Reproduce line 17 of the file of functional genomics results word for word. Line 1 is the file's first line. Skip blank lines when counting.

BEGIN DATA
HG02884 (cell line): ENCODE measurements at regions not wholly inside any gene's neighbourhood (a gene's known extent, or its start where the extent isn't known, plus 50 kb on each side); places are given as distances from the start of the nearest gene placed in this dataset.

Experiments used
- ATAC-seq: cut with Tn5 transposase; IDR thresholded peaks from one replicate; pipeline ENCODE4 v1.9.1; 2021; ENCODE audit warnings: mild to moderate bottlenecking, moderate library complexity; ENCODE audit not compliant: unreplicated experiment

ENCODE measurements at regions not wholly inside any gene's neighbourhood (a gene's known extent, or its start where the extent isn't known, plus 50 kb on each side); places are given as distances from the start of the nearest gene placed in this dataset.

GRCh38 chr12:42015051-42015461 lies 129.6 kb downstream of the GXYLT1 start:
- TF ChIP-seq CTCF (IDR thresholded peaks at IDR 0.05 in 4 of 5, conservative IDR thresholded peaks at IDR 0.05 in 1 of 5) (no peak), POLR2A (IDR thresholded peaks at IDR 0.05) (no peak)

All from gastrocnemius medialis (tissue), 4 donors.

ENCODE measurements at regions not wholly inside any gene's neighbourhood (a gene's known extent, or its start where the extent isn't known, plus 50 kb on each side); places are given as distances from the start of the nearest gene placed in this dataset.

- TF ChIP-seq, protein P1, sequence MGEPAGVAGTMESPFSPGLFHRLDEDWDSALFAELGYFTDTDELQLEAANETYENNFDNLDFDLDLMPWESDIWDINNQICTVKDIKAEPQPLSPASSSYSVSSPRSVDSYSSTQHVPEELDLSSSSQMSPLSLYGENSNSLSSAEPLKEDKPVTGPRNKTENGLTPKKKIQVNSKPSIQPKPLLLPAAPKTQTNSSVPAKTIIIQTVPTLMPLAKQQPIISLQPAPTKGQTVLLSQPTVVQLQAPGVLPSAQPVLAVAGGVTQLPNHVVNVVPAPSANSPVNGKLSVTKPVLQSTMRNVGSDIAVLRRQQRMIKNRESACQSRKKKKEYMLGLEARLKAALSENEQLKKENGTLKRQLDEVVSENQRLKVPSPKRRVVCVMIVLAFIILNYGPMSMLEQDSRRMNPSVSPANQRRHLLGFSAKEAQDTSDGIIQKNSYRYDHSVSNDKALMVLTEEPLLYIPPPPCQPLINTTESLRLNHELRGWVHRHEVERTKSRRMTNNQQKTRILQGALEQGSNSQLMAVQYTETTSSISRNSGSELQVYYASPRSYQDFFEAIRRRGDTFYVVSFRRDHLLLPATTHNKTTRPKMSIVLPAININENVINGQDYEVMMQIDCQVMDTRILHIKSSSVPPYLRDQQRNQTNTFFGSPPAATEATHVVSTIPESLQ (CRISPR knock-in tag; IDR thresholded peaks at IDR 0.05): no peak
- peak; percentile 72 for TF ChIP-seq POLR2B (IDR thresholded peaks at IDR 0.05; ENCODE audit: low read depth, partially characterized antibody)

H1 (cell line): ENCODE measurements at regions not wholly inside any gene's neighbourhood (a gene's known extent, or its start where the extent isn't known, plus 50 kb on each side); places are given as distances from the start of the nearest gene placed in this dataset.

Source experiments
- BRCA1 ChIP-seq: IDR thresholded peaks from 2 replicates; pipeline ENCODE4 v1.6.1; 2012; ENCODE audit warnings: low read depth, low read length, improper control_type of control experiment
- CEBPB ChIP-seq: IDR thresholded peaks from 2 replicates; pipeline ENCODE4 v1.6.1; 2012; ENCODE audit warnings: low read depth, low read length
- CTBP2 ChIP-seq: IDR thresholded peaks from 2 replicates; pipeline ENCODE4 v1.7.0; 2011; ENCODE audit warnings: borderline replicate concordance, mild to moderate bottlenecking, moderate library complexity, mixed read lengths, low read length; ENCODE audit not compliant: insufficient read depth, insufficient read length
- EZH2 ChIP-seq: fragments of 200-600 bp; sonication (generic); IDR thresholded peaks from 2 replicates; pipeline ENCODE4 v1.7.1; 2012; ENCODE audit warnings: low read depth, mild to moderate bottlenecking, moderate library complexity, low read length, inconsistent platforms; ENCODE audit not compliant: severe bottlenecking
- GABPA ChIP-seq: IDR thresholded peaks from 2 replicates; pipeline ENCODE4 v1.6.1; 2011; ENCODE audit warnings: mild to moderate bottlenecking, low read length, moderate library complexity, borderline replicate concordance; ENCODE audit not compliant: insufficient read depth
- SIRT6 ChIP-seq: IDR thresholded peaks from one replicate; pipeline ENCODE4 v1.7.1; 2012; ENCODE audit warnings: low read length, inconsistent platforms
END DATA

- GABPA ChIP-seq: IDR thresholded peaks from 2 replicates; pipeline ENCODE4 v1.6.1; 2011; ENCODE audit warnings: mild to moderate bottlenecking, low read length, moderate library complexity, borderline replicate concordance; ENCODE audit not compliant: insufficient read depth